Robert and Eddie are no longer here, having moved to Massachusetts a number of years ago, and our dear Helen Sloss is now 98 years old, living in Yorba Linda in Orange County to be closer to her family. The greeter mentioned is Cheryl Holland. Also, the very composition of our church has changed for the better since we have become much more multi-everything.
With that little aside, listen to this part of our own story, part of our history:
The Baldwin Park Mouse That Roared
by Elder Robert Ochoa-Schutz
The warm sanctuary packed with Presbyterian clergy and elders sat in stunned silence on that March day in 1994. Elder Helen Sloss, a diminutive figure of intense resolve, had just informed the San Gabriel Presbytery that the Session of First Church of Baldwin Park would not comply with the Presbytery’s request to rescind my ordination as elder because of my gayness.
That evening our small church from Baldwin Park roared at the Presbytery mightily. Baldwin Park, in Southern California, is by no means a haven for the gay and lesbian community. In a city of 70,000, a majority of whom are blue collar Latinos, First Presbyterian Church of Baldwin Park is a remnant of Anglos who twenty years ago began their exodus to other communities. They are steadfast in another way as well. This congregation of silver-haired angels—most over sixty—have become our guardians in the fight against the injustices towards lesbians, gays, and bisexuals done in God’s name.
Flashback: the First Sunday of Advent, 1990. I had decided to visit this “More Light” congregation, to confirm a friend’s claim that this small Presbyterian church welcomed ALL people, including gay and lesbian people. This meant that gays and lesbians would be fully accepted as members, elders, deacons, and ministers of Word and Sacrament in the life of the Church.
I was skeptical. It’s one thing, I reasoned, to issue a statement on principle and another if gay and lesbian folks actually begin to attend. But I decided to give this church the benefit of the doubt. It was crisp and cool that Sunday morning as I got into the car and headed for the church. As I approached, I became very nervous.
“What if this is a mistake?” I thought. After all, I REALLY didn’t have proof that this congregation was a More Light church. What if my friend had unintentionally misinformed me about her church’s outreach to the gay and lesbian community?
My body began to tremble slightly. Fortunately, my friend was serving as greeter that morning. “Hi!” she cheerfully welcomed me at the door. “It’s so good to see you.”
Her smile and warm embrace calmed my nervous soul. All the same, I chose to sit in the pew closest to the rear entrance for a quick getaway should the pastor decide to make any negative statements about my people. But as I read the program of worship, my mouth dropped open. Tears clouded my vision. Written for the world to see was the “More Light” statement.
“Acknowledging that, because of the reality in the Church, as well as in society at large, gay and lesbian persons may have justifiable reason for uncertainty as to their reception, we act here, in this statement, to make clear, explicit, and real, our genuine welcome of all persons. This explicit welcome, we believe, is warranted and right.”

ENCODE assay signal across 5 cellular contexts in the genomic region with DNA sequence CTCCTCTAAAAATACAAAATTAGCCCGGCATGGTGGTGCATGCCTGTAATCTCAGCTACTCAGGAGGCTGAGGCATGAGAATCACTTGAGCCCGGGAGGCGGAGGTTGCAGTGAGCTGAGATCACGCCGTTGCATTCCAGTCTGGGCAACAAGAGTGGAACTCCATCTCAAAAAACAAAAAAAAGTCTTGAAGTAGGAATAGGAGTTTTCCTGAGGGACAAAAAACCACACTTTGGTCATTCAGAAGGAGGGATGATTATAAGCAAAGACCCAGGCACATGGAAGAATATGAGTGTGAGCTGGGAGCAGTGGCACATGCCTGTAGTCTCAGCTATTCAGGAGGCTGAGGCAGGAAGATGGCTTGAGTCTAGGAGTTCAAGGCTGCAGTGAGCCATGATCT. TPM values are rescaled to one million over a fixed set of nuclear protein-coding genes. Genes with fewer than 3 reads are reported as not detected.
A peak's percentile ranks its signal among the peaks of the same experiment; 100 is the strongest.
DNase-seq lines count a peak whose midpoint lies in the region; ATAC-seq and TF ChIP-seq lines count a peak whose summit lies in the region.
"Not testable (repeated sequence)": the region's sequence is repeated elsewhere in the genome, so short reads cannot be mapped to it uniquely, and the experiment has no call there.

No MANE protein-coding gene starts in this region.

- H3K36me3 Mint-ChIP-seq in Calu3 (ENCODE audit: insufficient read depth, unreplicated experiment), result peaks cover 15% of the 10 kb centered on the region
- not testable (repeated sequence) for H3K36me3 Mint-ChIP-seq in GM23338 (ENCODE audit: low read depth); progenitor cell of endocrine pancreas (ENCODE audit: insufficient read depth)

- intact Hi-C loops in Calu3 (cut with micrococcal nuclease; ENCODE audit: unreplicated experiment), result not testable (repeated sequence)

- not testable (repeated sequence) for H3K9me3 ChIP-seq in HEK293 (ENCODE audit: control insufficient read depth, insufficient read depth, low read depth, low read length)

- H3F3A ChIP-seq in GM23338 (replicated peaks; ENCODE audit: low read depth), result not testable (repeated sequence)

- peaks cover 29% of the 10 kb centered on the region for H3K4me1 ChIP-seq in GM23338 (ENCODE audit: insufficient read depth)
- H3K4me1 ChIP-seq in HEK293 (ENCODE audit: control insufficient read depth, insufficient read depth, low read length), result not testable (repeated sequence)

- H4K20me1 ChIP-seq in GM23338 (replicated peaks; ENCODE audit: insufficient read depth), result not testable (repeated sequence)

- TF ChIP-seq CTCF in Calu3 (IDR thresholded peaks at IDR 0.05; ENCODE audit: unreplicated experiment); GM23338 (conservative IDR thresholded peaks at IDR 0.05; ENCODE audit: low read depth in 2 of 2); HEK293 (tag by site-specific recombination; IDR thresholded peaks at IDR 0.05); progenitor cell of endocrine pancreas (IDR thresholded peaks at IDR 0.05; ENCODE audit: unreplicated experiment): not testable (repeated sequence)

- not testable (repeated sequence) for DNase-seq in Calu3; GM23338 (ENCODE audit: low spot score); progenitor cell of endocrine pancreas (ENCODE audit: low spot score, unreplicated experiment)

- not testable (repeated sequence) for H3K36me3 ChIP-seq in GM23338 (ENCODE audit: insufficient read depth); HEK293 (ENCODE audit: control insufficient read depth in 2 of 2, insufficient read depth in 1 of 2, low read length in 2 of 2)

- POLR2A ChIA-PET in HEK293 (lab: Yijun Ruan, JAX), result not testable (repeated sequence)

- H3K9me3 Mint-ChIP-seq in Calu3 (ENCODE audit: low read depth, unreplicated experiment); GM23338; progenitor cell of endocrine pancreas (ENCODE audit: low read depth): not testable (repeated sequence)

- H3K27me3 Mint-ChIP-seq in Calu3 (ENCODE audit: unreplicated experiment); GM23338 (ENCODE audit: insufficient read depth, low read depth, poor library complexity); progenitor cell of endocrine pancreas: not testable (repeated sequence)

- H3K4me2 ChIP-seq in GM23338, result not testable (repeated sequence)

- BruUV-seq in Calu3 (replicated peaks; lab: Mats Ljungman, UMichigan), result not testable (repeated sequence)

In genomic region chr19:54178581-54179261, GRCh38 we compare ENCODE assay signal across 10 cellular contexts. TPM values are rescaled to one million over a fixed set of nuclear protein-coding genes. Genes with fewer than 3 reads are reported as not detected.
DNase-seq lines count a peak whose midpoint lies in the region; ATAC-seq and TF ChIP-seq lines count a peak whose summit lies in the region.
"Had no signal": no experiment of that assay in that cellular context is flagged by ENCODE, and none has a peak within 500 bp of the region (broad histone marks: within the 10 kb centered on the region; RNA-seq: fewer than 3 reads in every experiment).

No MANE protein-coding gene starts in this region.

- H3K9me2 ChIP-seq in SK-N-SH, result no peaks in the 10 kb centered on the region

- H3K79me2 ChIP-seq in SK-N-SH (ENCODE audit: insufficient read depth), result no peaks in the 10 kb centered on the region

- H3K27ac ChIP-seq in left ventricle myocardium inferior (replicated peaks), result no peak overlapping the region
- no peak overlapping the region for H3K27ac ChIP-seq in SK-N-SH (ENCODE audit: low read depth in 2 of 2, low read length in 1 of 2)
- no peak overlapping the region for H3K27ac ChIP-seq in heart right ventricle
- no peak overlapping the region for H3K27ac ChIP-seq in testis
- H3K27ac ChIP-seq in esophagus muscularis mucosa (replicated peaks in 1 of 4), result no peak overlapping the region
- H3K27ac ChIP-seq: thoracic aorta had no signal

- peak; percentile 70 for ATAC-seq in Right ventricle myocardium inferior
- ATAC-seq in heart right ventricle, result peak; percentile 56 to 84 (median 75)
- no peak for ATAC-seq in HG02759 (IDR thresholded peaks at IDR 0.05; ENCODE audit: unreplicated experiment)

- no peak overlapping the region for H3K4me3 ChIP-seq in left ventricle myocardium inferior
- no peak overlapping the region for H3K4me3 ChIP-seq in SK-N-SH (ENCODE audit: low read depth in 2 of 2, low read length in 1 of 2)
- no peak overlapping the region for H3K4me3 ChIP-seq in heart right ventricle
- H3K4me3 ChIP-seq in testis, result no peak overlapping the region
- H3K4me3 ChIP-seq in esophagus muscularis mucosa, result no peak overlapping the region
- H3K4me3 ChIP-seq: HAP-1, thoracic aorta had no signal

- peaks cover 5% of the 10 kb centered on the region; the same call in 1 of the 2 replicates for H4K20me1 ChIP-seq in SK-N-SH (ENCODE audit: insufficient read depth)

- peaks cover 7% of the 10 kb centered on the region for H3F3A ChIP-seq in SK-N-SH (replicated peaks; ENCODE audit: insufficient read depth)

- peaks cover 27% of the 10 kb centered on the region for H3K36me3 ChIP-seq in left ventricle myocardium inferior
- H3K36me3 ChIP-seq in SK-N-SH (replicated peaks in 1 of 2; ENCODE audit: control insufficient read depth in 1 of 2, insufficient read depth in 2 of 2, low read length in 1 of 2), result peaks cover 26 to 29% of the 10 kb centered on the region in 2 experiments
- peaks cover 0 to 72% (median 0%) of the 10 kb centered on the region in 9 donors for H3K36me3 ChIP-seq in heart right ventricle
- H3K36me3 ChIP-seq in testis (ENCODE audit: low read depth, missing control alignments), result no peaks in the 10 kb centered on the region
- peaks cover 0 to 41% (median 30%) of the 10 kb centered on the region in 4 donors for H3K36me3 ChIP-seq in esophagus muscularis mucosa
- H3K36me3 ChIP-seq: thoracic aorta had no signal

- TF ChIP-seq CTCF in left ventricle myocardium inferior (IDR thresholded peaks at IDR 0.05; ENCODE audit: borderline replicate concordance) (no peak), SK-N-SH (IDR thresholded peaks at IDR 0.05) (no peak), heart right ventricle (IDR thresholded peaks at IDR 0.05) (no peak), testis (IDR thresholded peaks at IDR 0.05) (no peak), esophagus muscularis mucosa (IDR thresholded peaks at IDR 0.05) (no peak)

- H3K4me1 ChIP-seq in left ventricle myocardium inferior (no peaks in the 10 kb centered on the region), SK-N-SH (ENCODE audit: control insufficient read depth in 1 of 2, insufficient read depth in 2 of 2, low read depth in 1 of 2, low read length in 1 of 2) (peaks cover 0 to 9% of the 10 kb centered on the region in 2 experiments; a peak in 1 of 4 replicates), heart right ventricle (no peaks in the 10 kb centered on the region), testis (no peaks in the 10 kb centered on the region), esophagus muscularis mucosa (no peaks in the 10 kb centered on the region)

To my amazement, however, I was the first “avowed” gay person to walk over the threshold and into the lives of these good folks. It was not my last visit. In my small city I was blessed to find a congregation willing to accept me and my spouse Eddie as a couple (we had been together 11 years at that time). They took us in fully and without reservation. In my city of Baldwin Park! I wept.
Four years later, at the San Gabriel Presbytery; a motion was made to affirm and commend Baldwin Park’s ministry. We braced ourselves, knowing that the motion would certainly fail, but heartened that it was made in the first place.
After a few speeches about homosexuality as sin just like murderers, thieves, and drunkards, the motion was tabled for two months so that Presbytery members could study the report issued by our church.
Flashback: Fall 1991. One year after my first visit, in the presence of family and friends, I knelt as Pastor Donn Crail and members of the congregation surrounded me and another person for the laying on of hands. As we rose from that gift of empowerment, I felt a surge of joy: I was now an ordained elder! My mother, sisters, nephews, and nieces, and most importantly my mate, Eddie, witnessed and celebrated this special event.
After serving a year as elder, Eddie and I were introduced to two wonderful women. Sonnie and Melinda radiated warmth, and we were immediately connected in a common bond of love and commitment. As a lesbian couple, they were overjoyed to have found home—especially Sonnie, who grew up at First Church Baldwin Park. But our home was soon under a state of siege. Our church was accused of committing an “irregularity” in the allowance of my ordination. The struggle of conviction and prayer led us up to this Presbytery meeting, where Sonnie and I sat, both tense and proud of our small, fierce congregation.
Regardless of the outcome, our ministry in the San Gabriel Valley will repeat the victorious message that God’s people includes ALL people, and that the redemption through the death and resurrection of Christ is claimable by all within our lesbian and gay community.
As for me, the VICTORY came when Helen read these words to the San Gabriel Presbytery on March 8, 1994: “In good conscience, the session voted unanimously to re-affirm its action of January 9, 1992, in finding Robert Ochoa-Schutz fully qualified for the office of elder and that the congregation should proceed with his ordination and installation to that office.”
A roar was heard throughout the Presbytery of San Gabriel.
We are, indeed, the “mouse that roared.” Let us continue to roar! Happy 21st anniversary, everyone, and many happy returns. Continue to be beacons of light in this often-dark world. The world needs it—needs us—and it is who Jesus calls us to be.
Eternal One, You created us b’tzelem Elohim, in Your image, filling us—as You are filled—with hope, hope that we might yet bring to fruition Your vision of cooperation and harmony, of wholeness and peace. You imagined such a world, Holy One, and then instilled within us the ability to imagine it too. You hope even now for such a world, Holy One, knowing You created us with the desire to give each other hope like Yours, hope that tomorrow will find us finally ready, finally able, to bring Your imagined world into being. Blessed are You, Hopeful One, creator of hope and of those who bring it to the world.
• Rabbi Lisa Edwards, Beth Chayim Chadashim, Los Angeles